For 0–6 months after starting MTX administration, the cumulative dose of MTX (median [25–75th percentile]) was 192.0 (166.0–212.0) mg in the good control group (n = 7) and 214.0 (196.0–220.0) mg in the poor control group (n = 14) (p = 0.287). The improved DAS28 area was 51.0 (49.7–52.2) in the good (n = 7) and 47.6 (45.1–48.4) in the poor control group (n = 14), meaning that the improvement was significantly greater in the former (p = 0.001). Index R was 0.26 (0.24–0.30) and 0.22 (0.21–0.24) in the good and poor control group, respectively (p = 0.025).

Comparisons between index R for 0–6 months and RFC1, FPGS1994, GGH452, MTHFR1298, and TYMS 3′-UTR genotypes

Table 3 shows comparisons between index R for 0–6 months after the commencement of MTX administration and RFC1, FPGS1994, GGH452, MTHFR1298, and TYMS 3′-UTR genotypes. There were no statistically significant differences among them, although a slight tendency for a correlation between G/G genotypes and A allele genotypes in RFC1 80 genotypes was observed (p = 0.112).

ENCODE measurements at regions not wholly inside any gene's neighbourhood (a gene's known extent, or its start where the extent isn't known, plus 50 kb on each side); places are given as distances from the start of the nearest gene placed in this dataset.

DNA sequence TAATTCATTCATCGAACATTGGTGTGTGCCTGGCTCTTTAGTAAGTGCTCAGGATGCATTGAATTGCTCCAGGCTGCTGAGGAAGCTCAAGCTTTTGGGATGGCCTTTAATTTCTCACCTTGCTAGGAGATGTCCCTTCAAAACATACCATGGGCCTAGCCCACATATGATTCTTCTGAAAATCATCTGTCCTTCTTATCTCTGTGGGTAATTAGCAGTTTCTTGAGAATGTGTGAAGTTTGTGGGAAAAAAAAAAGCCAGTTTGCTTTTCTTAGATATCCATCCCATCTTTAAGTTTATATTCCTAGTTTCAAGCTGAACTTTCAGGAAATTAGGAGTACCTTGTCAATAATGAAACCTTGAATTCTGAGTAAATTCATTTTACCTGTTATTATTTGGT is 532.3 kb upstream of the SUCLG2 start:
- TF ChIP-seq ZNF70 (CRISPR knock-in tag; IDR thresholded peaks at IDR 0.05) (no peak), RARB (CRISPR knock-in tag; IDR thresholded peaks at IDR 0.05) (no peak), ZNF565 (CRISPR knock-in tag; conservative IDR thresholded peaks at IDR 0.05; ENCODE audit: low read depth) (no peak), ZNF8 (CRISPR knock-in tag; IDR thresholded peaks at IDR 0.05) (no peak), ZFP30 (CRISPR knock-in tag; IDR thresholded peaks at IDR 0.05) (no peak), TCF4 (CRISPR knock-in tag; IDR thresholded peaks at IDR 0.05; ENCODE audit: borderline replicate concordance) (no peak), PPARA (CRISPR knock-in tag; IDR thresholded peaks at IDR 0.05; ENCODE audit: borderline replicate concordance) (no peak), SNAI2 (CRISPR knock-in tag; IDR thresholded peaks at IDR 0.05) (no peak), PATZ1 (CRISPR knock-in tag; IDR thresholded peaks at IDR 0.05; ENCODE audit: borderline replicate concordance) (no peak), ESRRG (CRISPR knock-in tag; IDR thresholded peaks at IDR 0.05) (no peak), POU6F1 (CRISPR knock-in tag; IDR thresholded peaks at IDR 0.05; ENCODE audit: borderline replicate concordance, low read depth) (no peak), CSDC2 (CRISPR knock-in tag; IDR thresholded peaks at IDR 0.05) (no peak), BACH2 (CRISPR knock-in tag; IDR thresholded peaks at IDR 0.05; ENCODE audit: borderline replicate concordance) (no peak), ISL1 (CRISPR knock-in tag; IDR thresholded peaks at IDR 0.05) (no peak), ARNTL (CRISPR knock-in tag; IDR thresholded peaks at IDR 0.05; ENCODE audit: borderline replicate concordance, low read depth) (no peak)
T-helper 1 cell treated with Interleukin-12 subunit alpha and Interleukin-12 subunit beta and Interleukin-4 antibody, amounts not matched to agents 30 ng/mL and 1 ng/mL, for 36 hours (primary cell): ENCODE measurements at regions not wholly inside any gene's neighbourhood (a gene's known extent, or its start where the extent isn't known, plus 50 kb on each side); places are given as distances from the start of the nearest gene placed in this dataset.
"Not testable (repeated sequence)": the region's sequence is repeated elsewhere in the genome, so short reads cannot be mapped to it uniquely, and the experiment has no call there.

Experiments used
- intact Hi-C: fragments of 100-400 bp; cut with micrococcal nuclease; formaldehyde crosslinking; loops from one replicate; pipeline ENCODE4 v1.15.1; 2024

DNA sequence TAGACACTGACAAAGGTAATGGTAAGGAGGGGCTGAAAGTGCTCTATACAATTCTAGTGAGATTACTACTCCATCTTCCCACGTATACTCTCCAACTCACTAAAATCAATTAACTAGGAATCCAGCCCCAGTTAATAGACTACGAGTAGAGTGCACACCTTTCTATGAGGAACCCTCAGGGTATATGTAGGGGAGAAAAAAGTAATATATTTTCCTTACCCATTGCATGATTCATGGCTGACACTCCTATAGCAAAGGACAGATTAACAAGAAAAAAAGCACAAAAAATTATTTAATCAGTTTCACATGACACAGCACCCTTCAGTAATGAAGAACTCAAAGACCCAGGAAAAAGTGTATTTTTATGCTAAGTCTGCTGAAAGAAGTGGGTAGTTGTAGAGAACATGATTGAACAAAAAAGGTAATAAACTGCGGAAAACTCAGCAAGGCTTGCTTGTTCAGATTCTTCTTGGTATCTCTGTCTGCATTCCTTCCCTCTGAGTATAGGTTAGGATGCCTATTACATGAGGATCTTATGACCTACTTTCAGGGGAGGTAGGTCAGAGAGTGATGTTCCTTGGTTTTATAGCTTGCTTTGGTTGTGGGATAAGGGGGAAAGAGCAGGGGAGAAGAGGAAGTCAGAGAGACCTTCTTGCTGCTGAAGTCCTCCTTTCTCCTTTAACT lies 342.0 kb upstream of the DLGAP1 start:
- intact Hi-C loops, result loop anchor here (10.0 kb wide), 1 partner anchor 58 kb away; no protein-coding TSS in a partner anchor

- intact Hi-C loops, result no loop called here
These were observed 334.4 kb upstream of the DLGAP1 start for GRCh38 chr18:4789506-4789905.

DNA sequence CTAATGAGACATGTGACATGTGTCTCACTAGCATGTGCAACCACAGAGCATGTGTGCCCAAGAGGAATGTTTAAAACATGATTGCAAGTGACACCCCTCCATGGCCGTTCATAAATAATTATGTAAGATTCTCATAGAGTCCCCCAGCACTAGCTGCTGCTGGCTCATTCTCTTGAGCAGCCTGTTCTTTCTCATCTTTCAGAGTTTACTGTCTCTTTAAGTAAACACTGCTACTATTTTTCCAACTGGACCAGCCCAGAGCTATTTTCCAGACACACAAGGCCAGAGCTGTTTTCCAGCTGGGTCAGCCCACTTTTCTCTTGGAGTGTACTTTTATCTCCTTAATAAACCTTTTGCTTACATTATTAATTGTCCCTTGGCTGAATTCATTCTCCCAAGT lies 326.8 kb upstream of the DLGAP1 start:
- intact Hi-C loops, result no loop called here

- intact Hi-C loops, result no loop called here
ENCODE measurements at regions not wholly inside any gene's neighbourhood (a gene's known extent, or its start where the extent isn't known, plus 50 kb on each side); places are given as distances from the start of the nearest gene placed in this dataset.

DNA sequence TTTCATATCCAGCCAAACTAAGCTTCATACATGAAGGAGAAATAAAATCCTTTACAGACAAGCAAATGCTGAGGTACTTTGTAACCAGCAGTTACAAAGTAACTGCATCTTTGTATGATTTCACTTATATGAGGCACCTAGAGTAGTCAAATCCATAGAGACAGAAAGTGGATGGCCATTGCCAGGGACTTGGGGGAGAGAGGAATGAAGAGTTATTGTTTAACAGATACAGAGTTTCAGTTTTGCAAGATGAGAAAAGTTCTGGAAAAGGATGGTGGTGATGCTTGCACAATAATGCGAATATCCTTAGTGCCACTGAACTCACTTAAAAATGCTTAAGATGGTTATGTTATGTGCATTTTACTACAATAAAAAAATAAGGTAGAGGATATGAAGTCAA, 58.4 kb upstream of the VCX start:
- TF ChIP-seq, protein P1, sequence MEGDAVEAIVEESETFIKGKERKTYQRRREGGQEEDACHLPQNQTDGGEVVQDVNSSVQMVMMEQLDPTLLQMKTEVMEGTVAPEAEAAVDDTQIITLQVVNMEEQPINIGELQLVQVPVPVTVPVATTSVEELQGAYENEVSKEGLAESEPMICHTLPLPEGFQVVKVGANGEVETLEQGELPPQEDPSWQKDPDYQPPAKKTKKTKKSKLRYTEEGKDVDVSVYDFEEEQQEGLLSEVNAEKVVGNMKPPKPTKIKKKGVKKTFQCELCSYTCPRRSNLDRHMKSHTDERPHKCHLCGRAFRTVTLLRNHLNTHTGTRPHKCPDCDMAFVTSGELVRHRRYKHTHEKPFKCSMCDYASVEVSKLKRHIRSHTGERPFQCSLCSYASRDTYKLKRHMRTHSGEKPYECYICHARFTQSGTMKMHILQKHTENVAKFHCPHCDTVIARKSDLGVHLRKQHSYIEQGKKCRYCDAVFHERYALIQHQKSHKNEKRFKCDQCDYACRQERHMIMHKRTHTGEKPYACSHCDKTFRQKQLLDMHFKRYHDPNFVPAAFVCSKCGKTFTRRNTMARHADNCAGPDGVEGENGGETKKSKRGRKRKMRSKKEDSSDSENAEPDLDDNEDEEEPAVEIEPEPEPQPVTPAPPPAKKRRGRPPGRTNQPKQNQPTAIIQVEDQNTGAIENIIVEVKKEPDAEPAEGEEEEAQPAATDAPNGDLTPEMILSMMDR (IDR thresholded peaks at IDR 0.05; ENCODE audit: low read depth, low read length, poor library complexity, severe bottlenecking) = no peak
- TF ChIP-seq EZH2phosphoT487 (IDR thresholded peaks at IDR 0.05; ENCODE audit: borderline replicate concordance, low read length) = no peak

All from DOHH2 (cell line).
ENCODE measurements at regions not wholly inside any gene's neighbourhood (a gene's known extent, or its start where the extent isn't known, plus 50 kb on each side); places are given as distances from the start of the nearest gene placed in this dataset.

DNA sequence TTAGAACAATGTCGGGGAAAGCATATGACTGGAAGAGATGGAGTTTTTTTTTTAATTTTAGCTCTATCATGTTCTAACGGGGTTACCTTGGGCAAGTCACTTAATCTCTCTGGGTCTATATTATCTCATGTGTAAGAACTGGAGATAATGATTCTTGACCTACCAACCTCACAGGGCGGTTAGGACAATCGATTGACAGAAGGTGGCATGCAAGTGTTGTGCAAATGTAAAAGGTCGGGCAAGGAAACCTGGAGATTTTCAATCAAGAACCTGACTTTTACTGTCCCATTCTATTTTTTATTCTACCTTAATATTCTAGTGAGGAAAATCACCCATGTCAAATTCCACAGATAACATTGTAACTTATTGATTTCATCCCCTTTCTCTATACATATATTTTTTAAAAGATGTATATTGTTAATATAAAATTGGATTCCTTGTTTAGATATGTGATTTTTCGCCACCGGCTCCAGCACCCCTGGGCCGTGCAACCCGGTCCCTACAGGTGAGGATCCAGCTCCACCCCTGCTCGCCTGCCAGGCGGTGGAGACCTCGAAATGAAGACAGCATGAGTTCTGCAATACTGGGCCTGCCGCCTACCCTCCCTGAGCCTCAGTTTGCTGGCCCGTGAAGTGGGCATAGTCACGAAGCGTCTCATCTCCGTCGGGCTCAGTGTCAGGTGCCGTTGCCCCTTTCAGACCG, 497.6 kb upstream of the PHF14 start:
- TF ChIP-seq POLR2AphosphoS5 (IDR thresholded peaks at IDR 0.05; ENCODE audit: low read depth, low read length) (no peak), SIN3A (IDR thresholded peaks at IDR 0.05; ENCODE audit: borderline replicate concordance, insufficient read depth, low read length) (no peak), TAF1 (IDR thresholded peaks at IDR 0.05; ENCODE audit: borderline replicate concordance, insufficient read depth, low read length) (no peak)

Table 3

Comparisons between index R for 0–6 months after the start of MTX administration and RFC1, FPGS1994, GGH452, MTHFR1298, and TYMS 3'-UTR genotypes

Genotype

n

Index R

p-value

RFC1 80

G/G

6

0.22 (0.21–0.23)

0.112

A allele

15

0.24 (0.22–0.30)

FPGS 1994

G allele

17

0.23 (0.21–0.29)

0.517

A/A

4

0.24 (0.23–0.28)

GGH 452

C/C

11

0.23 (0.22–0.29)

0.973

T allele

10

0.23 (0.22–0.26)

MTHFR 1298

A allele

19

0.23 (0.22–0.28)

0.267

C/C

2

0.27 (0.23–0.31)

TYMS 3'-UTR

−6/–6

8

0.23 (0.22–0.23)

0.301

+6 allele

13

0.25 (0.22–0.30)

median (25–75th percentile)

RFC1 reduced folate carrier 1, FPGS folypolyglutamate synthetase, GGH gammaglutamyl hydrolase enzyme, MTHFR methylenetetrahydrofolate reductase, TYMS thymidylate synthase

Discussion

As there are large interindividual differences in the response to MTX treatment, we performed a preliminary study on predicting better MTX efficacy in Japanese patients with RA by investigating the relationship between treatment response and disease control status, along with genetic polymorphisms for MTX-related transporters/enzymes.